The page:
More than 1 in 5 children in WA are growing up in poverty, with higher rates of poverty for children under 5 years, and higher rates of children in severe poverty compared to other states. As a result, 1 in 3 children in WA’s most disadvantaged areas are developmentally vulnerable, compared to a national average just over 1 in 10. The latest research on early developmental vulnerability, The Early Years: Investing in Our Future report found a staggering divide in early disadvantage between the most and least advantaged areas, including reduced access to early education and care services and high rates of child poverty.
The cost of late action and lack of timely support to children and families in need is estimated to be $15 billion nationally every year (How Australia can invest in children and return more ). Often the advice or support families need to make a difference can be quite simple, but getting access to it in a timely fashion can be complex and hit-and-miss.
“One of the things that COVID-19 has done is highlight just how important kids are to personal and community wellbeing. Both locally and globally a theme of ‘missing children’ has been expressed by many adults, particularly grandparents, who lament the absence of children’s voices and laughter from their lives.” said Adj. Prof. Tony Pietropiccolo AM, founder of the Valuing Children Initiative.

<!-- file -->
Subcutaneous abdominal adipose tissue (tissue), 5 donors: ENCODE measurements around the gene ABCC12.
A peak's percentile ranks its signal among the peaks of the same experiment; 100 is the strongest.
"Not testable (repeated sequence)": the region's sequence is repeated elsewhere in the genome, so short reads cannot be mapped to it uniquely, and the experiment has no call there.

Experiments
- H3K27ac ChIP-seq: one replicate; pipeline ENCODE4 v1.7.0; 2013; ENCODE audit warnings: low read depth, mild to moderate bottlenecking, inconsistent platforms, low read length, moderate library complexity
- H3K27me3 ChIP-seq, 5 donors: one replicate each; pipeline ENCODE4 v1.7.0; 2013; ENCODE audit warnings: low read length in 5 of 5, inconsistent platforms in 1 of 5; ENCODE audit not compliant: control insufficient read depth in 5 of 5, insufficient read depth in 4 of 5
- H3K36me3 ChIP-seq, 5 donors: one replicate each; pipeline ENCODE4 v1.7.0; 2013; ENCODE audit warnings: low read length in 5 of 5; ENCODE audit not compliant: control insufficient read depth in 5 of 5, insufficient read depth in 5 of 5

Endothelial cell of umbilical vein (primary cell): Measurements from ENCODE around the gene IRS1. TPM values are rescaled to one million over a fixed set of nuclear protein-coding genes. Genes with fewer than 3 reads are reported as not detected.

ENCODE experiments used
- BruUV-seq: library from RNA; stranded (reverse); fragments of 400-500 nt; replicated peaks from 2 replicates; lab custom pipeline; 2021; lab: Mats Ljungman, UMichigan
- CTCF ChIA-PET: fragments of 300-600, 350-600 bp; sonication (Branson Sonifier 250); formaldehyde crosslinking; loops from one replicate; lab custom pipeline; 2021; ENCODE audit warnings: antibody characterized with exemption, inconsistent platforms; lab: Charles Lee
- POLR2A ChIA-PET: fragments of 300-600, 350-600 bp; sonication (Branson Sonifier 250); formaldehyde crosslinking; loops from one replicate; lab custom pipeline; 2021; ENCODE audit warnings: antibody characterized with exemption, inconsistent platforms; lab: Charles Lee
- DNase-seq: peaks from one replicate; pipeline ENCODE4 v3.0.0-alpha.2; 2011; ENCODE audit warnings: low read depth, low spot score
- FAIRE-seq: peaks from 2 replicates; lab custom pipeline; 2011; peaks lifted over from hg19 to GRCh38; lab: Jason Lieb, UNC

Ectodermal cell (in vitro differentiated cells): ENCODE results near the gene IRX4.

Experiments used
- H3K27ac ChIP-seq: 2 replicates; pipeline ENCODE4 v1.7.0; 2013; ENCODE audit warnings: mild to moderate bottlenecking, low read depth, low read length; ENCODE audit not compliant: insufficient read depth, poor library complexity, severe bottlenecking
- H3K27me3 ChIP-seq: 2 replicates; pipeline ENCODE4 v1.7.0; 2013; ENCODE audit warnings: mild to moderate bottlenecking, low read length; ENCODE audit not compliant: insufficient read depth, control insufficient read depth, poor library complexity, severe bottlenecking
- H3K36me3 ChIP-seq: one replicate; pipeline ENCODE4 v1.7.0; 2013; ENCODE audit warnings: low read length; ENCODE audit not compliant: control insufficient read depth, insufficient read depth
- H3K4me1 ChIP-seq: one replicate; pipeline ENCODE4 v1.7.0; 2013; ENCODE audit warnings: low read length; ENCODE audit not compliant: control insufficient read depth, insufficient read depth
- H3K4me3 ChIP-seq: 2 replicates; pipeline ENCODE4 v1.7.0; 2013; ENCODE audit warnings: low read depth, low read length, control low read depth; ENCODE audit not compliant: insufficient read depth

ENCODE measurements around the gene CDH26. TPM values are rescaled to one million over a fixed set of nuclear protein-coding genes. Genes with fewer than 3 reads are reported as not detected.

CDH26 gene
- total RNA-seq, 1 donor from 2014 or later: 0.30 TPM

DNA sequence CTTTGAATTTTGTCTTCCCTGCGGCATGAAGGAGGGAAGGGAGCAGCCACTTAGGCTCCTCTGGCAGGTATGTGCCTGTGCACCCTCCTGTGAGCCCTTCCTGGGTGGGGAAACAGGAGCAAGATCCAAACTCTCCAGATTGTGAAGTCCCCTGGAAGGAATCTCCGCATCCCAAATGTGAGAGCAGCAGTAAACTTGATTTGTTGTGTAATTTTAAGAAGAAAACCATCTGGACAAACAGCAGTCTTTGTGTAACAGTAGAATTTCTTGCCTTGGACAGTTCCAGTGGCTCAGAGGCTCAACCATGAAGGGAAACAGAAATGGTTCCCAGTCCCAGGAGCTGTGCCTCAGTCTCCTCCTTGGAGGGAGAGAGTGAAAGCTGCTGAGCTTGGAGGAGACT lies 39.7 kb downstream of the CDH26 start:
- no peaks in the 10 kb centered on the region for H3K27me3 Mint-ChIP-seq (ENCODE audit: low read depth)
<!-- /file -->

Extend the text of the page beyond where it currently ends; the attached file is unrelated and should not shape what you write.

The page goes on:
“As Australia emerges from COVID-19, it is critical that we do not forget this experience and lose sight of the value of children. Children are essential to a healthy society and it is only right that all children are given the support and attention they need to flourish; for their sakes and for ours.”
Thirty years ago, world leaders made a historic commitment to the world’s children by adopting the United Nations Convention on the Rights of the Child – an international agreement on childhood.
Despite the Convention becoming the most widely ratified human rights treaty in history and helping to transform children’s lives around the world – still not every child gets to enjoy a full childhood, with access to housing, education and physical and mental healthcare. Now is the time for change, to truly prioritise children across government, business and communities and fulfil our commitment as a society to the rights of the child.
The Children’s Collective are a group of committed individuals and organisations coming together to develop innovative solutions to complex issues affecting the children of Western Australia. www.childrenscollective.org.au
The Valuing Children’s Initiative aim to inspire a society that is built on valuing children is a society that benefits all. Through research, education, and advocacy, the Valuing Children Initiative promotes the understanding that child wellbeing is essential to building a stronger society and is the shared responsibility of the whole community. www.valuingchildreninitiative.com.au
WACOSS are the peak body for the community services sector in WA, with members delivering family and children’s services across all regions of our State. www.wacoss.org.au